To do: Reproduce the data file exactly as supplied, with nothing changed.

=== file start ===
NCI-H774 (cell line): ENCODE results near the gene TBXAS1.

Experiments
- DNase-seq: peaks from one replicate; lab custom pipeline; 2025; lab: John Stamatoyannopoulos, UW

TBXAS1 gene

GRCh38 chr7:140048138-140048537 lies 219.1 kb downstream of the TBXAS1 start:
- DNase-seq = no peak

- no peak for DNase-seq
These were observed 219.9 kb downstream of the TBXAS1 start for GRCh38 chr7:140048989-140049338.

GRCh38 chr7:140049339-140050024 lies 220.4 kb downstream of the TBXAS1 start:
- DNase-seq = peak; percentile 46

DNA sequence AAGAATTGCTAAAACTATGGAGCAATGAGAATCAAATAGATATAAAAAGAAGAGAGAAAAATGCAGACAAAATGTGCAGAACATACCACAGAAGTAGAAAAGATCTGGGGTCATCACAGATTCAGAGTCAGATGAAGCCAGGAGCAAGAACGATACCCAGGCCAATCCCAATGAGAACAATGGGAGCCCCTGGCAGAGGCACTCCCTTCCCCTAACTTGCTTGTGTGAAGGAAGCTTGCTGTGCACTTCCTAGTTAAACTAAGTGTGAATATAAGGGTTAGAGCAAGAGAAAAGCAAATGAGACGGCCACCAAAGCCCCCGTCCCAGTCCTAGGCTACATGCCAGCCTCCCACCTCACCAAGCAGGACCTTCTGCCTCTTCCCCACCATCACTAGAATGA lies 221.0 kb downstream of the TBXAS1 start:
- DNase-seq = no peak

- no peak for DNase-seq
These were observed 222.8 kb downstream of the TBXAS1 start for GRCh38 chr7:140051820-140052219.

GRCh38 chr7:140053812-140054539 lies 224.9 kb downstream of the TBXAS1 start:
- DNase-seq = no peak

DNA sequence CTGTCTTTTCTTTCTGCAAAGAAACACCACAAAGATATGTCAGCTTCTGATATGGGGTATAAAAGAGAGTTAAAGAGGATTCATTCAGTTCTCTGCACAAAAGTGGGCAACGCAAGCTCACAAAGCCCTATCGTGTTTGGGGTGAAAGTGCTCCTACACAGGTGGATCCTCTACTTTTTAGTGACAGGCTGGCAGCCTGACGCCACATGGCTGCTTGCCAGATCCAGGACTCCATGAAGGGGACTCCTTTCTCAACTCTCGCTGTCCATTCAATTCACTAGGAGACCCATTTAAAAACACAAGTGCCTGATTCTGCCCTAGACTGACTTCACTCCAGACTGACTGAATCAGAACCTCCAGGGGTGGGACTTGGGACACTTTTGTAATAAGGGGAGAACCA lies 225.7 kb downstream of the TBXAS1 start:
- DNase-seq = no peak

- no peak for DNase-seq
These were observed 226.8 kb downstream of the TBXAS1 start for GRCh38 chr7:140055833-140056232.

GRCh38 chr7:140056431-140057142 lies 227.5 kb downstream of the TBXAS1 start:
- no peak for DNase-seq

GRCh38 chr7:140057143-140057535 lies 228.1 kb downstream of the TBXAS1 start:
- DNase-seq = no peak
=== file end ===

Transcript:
NCI-H774 (cell line): ENCODE results near the gene TBXAS1.

Experiments
- DNase-seq: peaks from one replicate; lab custom pipeline; 2025; lab: John Stamatoyannopoulos, UW

TBXAS1 gene

GRCh38 chr7:140048138-140048537 lies 219.1 kb downstream of the TBXAS1 start:
- DNase-seq = no peak

- no peak for DNase-seq
These were observed 219.9 kb downstream of the TBXAS1 start for GRCh38 chr7:140048989-140049338.

GRCh38 chr7:140049339-140050024 lies 220.4 kb downstream of the TBXAS1 start:
- DNase-seq = peak; percentile 46

DNA sequence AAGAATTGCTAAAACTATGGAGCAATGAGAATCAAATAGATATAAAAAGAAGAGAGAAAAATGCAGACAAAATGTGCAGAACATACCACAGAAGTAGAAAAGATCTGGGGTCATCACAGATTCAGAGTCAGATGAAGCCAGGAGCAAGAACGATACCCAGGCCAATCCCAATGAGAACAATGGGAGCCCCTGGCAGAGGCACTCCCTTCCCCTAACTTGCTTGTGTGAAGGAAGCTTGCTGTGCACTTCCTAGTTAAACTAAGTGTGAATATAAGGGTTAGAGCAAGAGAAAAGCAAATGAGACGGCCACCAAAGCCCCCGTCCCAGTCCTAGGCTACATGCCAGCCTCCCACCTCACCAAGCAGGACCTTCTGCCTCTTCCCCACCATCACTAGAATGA lies 221.0 kb downstream of the TBXAS1 start:
- DNase-seq = no peak

- no peak for DNase-seq
These were observed 222.8 kb downstream of the TBXAS1 start for GRCh38 chr7:140051820-140052219.

GRCh38 chr7:140053812-140054539 lies 224.9 kb downstream of the TBXAS1 start:
- DNase-seq = no peak

DNA sequence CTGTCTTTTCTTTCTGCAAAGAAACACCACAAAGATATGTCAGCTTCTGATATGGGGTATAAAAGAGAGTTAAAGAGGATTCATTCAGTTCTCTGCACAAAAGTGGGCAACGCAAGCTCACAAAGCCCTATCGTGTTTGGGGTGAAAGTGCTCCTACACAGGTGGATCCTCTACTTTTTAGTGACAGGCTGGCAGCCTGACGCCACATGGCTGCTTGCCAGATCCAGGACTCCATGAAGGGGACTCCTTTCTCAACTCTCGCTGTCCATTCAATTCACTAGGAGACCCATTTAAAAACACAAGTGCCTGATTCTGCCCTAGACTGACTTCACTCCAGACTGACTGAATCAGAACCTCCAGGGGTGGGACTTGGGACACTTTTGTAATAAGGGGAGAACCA lies 225.7 kb downstream of the TBXAS1 start:
- DNase-seq = no peak

- no peak for DNase-seq
These were observed 226.8 kb downstream of the TBXAS1 start for GRCh38 chr7:140055833-140056232.

GRCh38 chr7:140056431-140057142 lies 227.5 kb downstream of the TBXAS1 start:
- no peak for DNase-seq

GRCh38 chr7:140057143-140057535 lies 228.1 kb downstream of the TBXAS1 start:
- DNase-seq = no peak